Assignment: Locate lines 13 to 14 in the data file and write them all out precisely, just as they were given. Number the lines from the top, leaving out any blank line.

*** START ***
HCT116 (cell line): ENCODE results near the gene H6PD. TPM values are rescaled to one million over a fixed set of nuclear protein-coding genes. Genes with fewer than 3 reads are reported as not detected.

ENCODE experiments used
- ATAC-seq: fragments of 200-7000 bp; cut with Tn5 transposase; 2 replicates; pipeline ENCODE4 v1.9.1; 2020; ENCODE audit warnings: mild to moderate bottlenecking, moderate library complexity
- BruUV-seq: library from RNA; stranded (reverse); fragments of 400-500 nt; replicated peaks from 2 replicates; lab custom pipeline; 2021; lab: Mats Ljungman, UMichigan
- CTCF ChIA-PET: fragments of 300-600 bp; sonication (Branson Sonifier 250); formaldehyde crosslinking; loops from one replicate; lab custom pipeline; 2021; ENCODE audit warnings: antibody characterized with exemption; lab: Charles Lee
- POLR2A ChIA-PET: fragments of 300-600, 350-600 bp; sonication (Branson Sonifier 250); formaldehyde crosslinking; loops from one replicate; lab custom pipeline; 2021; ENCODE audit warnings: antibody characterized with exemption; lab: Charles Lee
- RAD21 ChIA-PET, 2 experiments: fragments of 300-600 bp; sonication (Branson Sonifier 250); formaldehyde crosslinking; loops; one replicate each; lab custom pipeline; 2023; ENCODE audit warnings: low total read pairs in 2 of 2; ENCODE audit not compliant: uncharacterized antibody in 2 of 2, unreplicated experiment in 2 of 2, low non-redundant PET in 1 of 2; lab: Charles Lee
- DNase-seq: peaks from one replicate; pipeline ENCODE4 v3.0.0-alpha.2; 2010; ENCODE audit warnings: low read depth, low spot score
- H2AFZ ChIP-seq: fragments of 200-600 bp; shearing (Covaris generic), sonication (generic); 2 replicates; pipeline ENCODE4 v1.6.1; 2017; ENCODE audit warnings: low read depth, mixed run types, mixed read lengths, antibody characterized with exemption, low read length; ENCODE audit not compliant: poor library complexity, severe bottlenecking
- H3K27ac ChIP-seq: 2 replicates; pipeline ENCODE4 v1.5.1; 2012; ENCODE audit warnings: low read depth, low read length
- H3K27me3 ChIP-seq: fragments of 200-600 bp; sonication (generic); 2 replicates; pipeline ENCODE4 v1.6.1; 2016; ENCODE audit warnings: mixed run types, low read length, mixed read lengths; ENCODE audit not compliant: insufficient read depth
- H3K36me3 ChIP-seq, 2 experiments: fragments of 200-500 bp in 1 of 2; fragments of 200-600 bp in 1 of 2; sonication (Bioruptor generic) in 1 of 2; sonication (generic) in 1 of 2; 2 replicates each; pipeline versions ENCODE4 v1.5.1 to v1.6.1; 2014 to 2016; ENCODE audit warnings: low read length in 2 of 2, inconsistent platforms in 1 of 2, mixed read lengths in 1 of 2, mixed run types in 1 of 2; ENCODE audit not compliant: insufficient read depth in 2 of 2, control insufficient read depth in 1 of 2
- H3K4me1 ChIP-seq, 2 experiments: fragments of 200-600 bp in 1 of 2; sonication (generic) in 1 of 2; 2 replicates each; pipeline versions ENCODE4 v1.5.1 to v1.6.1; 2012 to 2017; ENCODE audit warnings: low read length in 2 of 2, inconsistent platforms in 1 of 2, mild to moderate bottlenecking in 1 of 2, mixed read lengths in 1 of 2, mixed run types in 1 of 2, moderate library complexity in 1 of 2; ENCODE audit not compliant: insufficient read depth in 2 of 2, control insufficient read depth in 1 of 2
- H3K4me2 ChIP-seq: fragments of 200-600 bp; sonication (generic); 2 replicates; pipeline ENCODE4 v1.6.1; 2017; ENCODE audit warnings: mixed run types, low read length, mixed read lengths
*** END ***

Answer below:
- H3K4me1 ChIP-seq, 2 experiments: fragments of 200-600 bp in 1 of 2; sonication (generic) in 1 of 2; 2 replicates each; pipeline versions ENCODE4 v1.5.1 to v1.6.1; 2012 to 2017; ENCODE audit warnings: low read length in 2 of 2, inconsistent platforms in 1 of 2, mild to moderate bottlenecking in 1 of 2, mixed read lengths in 1 of 2, mixed run types in 1 of 2, moderate library complexity in 1 of 2; ENCODE audit not compliant: insufficient read depth in 2 of 2, control insufficient read depth in 1 of 2
- H3K4me2 ChIP-seq: fragments of 200-600 bp; sonication (generic); 2 replicates; pipeline ENCODE4 v1.6.1; 2017; ENCODE audit warnings: mixed run types, low read length, mixed read lengths